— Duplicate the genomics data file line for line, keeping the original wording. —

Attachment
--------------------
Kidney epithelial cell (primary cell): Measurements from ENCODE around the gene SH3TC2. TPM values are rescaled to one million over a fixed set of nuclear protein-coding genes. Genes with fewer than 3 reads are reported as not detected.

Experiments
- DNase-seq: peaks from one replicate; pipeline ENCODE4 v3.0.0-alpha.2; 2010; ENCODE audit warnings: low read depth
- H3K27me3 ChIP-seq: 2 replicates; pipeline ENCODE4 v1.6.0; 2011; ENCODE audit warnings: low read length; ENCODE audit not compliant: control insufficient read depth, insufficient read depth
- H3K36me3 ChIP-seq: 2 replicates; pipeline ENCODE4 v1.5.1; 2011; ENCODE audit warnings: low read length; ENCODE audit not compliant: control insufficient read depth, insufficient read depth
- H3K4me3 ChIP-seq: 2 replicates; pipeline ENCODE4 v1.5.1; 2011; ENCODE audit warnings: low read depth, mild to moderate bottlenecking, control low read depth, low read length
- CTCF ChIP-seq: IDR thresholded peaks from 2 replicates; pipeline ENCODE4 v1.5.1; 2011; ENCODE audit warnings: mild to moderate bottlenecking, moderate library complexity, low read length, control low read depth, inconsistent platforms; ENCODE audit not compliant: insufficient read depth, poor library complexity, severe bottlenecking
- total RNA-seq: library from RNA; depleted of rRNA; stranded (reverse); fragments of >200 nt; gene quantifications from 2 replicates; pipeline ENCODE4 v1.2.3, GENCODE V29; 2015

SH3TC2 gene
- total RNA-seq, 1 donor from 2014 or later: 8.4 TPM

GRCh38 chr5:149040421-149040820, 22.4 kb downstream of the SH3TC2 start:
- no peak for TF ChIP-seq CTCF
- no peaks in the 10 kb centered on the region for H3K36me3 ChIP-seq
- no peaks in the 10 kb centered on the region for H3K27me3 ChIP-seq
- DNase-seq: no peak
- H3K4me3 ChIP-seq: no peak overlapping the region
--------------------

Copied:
Kidney epithelial cell (primary cell): Measurements from ENCODE around the gene SH3TC2. TPM values are rescaled to one million over a fixed set of nuclear protein-coding genes. Genes with fewer than 3 reads are reported as not detected.

Experiments
- DNase-seq: peaks from one replicate; pipeline ENCODE4 v3.0.0-alpha.2; 2010; ENCODE audit warnings: low read depth
- H3K27me3 ChIP-seq: 2 replicates; pipeline ENCODE4 v1.6.0; 2011; ENCODE audit warnings: low read length; ENCODE audit not compliant: control insufficient read depth, insufficient read depth
- H3K36me3 ChIP-seq: 2 replicates; pipeline ENCODE4 v1.5.1; 2011; ENCODE audit warnings: low read length; ENCODE audit not compliant: control insufficient read depth, insufficient read depth
- H3K4me3 ChIP-seq: 2 replicates; pipeline ENCODE4 v1.5.1; 2011; ENCODE audit warnings: low read depth, mild to moderate bottlenecking, control low read depth, low read length
- CTCF ChIP-seq: IDR thresholded peaks from 2 replicates; pipeline ENCODE4 v1.5.1; 2011; ENCODE audit warnings: mild to moderate bottlenecking, moderate library complexity, low read length, control low read depth, inconsistent platforms; ENCODE audit not compliant: insufficient read depth, poor library complexity, severe bottlenecking
- total RNA-seq: library from RNA; depleted of rRNA; stranded (reverse); fragments of >200 nt; gene quantifications from 2 replicates; pipeline ENCODE4 v1.2.3, GENCODE V29; 2015

SH3TC2 gene
- total RNA-seq, 1 donor from 2014 or later: 8.4 TPM

GRCh38 chr5:149040421-149040820, 22.4 kb downstream of the SH3TC2 start:
- no peak for TF ChIP-seq CTCF
- no peaks in the 10 kb centered on the region for H3K36me3 ChIP-seq
- no peaks in the 10 kb centered on the region for H3K27me3 ChIP-seq
- DNase-seq: no peak
- H3K4me3 ChIP-seq: no peak overlapping the region